“Travel agents and tour operators haven’t been able to generate income since the start of the pandemic and have been depending on the return of international travel to bring some much-needed relief.

“The government now needs to come forward with tailored financial support for the sector, which recognises the travel industry’s recovery will be slower than in other sectors of the economy, and takes account of the unique challenges businesses in the sector are facing.”

Tanzer added: “We need to see the government use the next review of the traffic-light system on June 28 to deliver meaningful progress.”

A British Airways spokesperson said: “This is incredibly disappointing and confusing news. The UK has reached a critical point and urgently needs travel with low-risk countries like the US to re-start the economy.

“With high levels of vaccinations in the UK being matched by other countries, we should see the UK Government adding destinations to ‘green’ as soon as possible – not turning its back on a traffic light model we were led to believe was based firmly on scientific data.”

Karen Dee, chief executive of the Airport Operators Association, described it as “another huge blow” and said: “The continuing overly cautious approach to travel will disappoint and puzzle many, given the success of the UK vaccine rollout.”

She warned: “Summer 2021 is shaping up to be worse than last summer, which was the worst in aviation history.

“The UK and devolved governments must now decide. Either let the UK have a vaccine dividend, as the EU and US plan to do, and reopen travel in a meaningful way at the next review point on June 28. Or give the aviation and tourism industry substantial sector-specific support to help us protect jobs and weather another disastrous summer.”

Manchester Airports Group chief executive Charlie Cornish suggested: “It is now clear the government doesn’t trust its own system and international travel is being unfairly scapegoated, with tens of thousands of jobs at risk.

“If we followed the approach being taken across Europe, lots of other countries – like the US, Germany and Italy – would be classed as green.”

Cornish argued: “The lack of transparency is shocking and totally unacceptable. If the government has information that supports its decisions, it needs to publish it. We are being left in the dark about how it is making these choices, with no opportunity for scrutiny or challenge.”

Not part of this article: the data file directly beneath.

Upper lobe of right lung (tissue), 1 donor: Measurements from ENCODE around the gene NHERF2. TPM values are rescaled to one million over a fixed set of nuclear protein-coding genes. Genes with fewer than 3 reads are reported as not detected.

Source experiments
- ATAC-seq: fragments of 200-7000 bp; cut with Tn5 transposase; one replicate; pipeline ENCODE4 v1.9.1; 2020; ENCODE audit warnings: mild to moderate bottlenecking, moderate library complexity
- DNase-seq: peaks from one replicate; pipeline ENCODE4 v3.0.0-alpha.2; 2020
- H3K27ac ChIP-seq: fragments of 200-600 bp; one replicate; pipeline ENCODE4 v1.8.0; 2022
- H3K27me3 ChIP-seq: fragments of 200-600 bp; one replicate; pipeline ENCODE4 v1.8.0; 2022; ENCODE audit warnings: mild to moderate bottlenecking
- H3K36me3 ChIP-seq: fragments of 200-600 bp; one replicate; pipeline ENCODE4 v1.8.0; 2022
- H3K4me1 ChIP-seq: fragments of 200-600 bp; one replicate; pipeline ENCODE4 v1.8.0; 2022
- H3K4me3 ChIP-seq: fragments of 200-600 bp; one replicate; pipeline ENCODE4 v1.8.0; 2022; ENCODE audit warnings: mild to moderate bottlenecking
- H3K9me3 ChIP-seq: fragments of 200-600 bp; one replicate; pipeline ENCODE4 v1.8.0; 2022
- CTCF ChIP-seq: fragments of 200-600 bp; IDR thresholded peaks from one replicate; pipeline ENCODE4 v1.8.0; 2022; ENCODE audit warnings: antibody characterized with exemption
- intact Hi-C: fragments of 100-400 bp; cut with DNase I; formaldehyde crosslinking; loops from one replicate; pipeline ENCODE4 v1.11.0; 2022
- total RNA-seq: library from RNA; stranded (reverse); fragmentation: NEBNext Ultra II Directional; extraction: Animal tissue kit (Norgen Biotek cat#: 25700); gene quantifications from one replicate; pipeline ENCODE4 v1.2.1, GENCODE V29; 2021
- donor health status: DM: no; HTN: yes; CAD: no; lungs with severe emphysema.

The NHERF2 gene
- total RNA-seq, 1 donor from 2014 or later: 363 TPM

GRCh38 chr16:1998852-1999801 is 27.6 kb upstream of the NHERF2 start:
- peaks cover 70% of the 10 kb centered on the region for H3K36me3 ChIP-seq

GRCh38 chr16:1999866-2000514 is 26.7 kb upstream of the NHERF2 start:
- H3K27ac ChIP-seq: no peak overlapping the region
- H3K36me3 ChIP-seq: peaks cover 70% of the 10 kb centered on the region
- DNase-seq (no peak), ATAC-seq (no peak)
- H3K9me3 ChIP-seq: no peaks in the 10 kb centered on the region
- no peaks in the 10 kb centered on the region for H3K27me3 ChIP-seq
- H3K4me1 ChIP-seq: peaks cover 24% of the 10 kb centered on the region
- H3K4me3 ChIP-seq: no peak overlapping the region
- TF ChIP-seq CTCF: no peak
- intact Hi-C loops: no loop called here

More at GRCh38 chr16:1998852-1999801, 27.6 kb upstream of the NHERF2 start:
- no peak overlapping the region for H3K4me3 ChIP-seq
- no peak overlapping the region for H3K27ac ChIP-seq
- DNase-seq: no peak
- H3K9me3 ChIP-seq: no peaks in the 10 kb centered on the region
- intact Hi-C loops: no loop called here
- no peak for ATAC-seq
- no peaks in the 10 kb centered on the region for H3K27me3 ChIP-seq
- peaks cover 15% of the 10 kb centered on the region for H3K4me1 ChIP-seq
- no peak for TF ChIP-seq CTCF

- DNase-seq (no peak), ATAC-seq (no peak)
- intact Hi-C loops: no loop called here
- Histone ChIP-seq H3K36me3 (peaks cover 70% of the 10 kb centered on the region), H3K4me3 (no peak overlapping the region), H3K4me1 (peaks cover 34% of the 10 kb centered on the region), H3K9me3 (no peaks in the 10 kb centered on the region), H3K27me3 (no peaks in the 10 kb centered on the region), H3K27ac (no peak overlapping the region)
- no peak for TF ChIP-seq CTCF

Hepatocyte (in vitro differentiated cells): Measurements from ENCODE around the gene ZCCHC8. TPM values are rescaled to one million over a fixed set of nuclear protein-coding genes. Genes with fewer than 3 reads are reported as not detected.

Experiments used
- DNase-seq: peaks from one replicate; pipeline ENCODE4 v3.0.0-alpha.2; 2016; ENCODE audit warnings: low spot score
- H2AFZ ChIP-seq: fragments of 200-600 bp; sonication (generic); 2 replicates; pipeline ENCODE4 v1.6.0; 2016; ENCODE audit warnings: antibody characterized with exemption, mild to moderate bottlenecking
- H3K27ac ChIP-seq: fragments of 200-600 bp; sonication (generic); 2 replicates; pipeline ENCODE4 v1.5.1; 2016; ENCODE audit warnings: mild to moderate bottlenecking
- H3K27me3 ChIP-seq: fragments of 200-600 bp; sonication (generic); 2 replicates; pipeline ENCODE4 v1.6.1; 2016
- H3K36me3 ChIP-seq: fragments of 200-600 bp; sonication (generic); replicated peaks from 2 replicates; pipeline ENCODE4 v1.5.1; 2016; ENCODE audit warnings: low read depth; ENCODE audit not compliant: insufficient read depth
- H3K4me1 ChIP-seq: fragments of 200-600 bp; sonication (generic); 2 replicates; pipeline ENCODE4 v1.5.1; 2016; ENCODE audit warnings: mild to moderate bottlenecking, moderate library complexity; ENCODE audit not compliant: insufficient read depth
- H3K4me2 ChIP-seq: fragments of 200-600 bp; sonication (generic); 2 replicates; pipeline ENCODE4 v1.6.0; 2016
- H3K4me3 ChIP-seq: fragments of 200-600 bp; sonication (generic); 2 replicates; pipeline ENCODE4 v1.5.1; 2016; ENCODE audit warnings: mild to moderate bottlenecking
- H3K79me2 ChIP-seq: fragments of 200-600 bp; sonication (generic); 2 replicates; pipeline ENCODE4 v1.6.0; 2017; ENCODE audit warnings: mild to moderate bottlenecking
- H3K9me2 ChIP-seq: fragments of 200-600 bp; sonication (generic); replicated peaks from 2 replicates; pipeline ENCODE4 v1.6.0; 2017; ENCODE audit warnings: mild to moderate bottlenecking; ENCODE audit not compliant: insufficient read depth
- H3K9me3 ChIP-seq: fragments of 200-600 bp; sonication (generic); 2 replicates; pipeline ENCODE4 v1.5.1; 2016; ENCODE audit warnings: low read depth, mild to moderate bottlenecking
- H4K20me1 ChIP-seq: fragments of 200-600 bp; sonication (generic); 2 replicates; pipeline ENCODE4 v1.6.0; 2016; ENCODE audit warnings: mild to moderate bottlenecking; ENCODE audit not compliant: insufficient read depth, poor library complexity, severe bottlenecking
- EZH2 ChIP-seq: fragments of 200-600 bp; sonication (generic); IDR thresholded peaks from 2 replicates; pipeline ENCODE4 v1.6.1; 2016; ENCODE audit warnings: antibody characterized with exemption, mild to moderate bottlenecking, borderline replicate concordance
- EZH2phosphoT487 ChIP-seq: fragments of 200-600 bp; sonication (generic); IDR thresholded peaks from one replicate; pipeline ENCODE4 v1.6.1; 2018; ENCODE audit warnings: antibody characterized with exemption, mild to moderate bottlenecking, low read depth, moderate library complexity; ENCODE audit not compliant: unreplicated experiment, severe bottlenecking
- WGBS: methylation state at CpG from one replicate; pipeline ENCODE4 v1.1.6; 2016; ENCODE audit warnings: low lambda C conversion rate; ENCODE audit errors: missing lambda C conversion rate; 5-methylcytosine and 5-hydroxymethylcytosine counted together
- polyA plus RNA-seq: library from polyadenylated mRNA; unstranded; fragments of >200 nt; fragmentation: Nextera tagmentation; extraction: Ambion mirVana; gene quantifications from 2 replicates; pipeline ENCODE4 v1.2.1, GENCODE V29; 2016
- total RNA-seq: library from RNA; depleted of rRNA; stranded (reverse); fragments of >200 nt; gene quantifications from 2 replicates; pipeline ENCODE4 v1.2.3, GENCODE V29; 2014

Clive Wratten, chief executive of the Business Travel Association, said: “Today’s announcement has effectively closed UK borders. It’s a devastating day for the travel industry. Removing Portugal from the green list will destroy any confidence in international travel.

“It is imperative now that the government extends the furlough scheme for our sector. We are being prevented from operating on any scale whatever and need targeted support if we’re to survive.”

Martin Ferguson, American Express Global Business Travel vice president of public affairs, said: “The entire travel industry feels exasperated by today’s news.

“The UK government must use its G7 presidency to lead international collaboration on globally-accepted digital travel certification standards that will enable the safe reopening of vital international trade routes.”

World Travel & Tourism Council (WTTC) senior vice-president Virginia Messina expressed “huge disappointment” and suggested the government had “once again cold-shouldered travel and tourism”.

Messina said: “There are so many countries with similar vaccination levels and low infection rates as the UK, such as the US and Malta, to which travel should be restored immediately.”

She said moving Portugal to the amber list “will crush the confidence to travel, depress forward bookings and deter holidaymakers” and insisted: “The WTTC believes the time is right for the UK to open the doors to safe travel and allow all those who are fully vaccinated or can show proof of a negative Covid-19 test to travel freely.”

Henry Smith MP, chair of the All Party Parliamentary Group for the Future of Aviation, described the decision as a “hammer blow”.

Smith said: “This will come as a devastating blow to our embattled aviation, travel and tourism industries and reinforces [the fact] that the current framework for international travel was a restart in name only.

“Our world class aviation industry is on its knees and our overly cautious approach risks being the final straw for the many businesses.”

He warned: “The government must avoid a total summer shutdown and ensure key markets reopen on June 28 or risk further job losses and pushing businesses to the brink.

“If they remain unwilling to open up international travel even to low risk nations, they must urgently work with aviation, travel and tourism businesses to agree a full and comprehensive package of financial support.”